|A black bear inside Sears|
(Scroll down for video) Not every day you will see a black bear go shopping at Sears.
An unexpected guest made a remarkable appearance to enhance the shopping experience in a mall in the Pittsburgh area.
A bear cub was found roaming around a Sears department store in Pittsburgh Mills Saturday night which sent the shoppers fighting for the exits just before the close, but no one was injured and the animal was sedated with success, according to reports.
"The bear simply approached the automatic doors and it opened and he came running in," said Brian Grant, director of security for Pittsburgh Mills, the local news media reported. "One of our agents came here and saw people running through the doors."
The black bear is described as a female about a year old and weighing 120 to 125 pounds, was first seen in the parking lot, where drivers were trying to round up their cars.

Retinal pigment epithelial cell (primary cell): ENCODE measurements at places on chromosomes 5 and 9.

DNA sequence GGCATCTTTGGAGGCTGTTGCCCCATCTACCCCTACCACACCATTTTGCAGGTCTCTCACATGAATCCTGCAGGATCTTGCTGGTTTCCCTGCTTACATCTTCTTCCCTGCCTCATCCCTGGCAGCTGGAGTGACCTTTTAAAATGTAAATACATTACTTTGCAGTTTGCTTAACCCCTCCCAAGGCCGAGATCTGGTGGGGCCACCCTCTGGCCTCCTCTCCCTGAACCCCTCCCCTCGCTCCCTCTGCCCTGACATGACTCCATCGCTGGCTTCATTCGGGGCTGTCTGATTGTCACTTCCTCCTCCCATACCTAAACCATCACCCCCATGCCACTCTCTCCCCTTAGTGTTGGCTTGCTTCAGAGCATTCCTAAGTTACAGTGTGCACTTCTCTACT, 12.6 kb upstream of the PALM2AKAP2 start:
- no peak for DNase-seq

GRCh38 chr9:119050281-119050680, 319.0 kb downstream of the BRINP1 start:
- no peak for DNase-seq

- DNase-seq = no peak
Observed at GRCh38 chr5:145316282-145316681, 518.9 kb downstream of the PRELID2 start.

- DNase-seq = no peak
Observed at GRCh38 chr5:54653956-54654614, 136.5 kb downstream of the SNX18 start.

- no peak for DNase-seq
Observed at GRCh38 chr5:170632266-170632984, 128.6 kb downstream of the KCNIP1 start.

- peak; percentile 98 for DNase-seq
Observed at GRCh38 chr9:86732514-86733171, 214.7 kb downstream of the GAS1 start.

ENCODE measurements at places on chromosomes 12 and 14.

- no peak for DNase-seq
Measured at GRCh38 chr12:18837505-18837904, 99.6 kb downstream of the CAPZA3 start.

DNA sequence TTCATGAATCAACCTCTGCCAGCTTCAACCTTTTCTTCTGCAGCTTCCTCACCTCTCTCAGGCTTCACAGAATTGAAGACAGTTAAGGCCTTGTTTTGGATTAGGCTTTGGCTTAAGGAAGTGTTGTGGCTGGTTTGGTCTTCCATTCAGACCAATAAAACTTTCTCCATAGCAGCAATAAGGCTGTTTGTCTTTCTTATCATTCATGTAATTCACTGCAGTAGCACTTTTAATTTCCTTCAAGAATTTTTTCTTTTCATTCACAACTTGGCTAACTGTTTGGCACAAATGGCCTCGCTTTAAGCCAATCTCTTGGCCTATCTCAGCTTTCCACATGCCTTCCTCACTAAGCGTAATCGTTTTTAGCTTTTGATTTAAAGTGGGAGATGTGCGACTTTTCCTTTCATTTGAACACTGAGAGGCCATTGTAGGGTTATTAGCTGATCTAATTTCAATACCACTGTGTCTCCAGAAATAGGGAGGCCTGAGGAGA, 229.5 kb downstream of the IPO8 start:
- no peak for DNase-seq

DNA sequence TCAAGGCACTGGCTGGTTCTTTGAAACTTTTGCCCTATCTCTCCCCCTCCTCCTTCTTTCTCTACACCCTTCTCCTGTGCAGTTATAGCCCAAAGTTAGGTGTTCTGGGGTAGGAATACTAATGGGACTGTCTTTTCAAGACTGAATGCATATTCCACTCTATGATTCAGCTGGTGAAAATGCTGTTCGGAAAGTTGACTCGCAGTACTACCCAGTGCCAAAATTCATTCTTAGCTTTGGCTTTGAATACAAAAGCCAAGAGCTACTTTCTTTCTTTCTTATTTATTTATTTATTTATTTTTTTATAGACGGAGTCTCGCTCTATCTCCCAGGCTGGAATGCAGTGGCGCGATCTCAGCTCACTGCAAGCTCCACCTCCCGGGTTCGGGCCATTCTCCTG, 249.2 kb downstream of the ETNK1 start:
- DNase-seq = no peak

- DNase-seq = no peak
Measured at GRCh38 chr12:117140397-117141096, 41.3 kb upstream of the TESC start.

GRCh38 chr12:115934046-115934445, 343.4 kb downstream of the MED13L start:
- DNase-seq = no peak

"It was the strangest thing," said Matt Marcinik.
The bear was unable to get through the main entrance door, so the bear was walking around the entrance to Sears.
Employees alerted shoppers to the fuzzy creature and the entire mall was evacuated.
"The voice on the speaker appeared to be calm, but a little scared," Sears shoppers Michelle Eckert told the news media. "Then, as we're walking casually, there is a group of us and as we reached the exit, the employee screamed, and we all looked at each other and we just run out 'There's a bear.'"
The bear did not seem aggressive, according to shoppers who had a close encounter with her.
"It was not angry, or afraid," said Marcinik.
The authorities came up with a bear trap: The creature was chased into a lobby with automatic doors, then the power was shut off leaving the animal trapped inside, the local news media reported.
A Pennsylvania Game Commission officer arrived on the scene and shot the bear with a tranquilizer. But before the bear was removed, the bear was able to get back inside the store when the doors flew open again.
She heavily walked around some more and then fell, allowing conservation officials to capture it.
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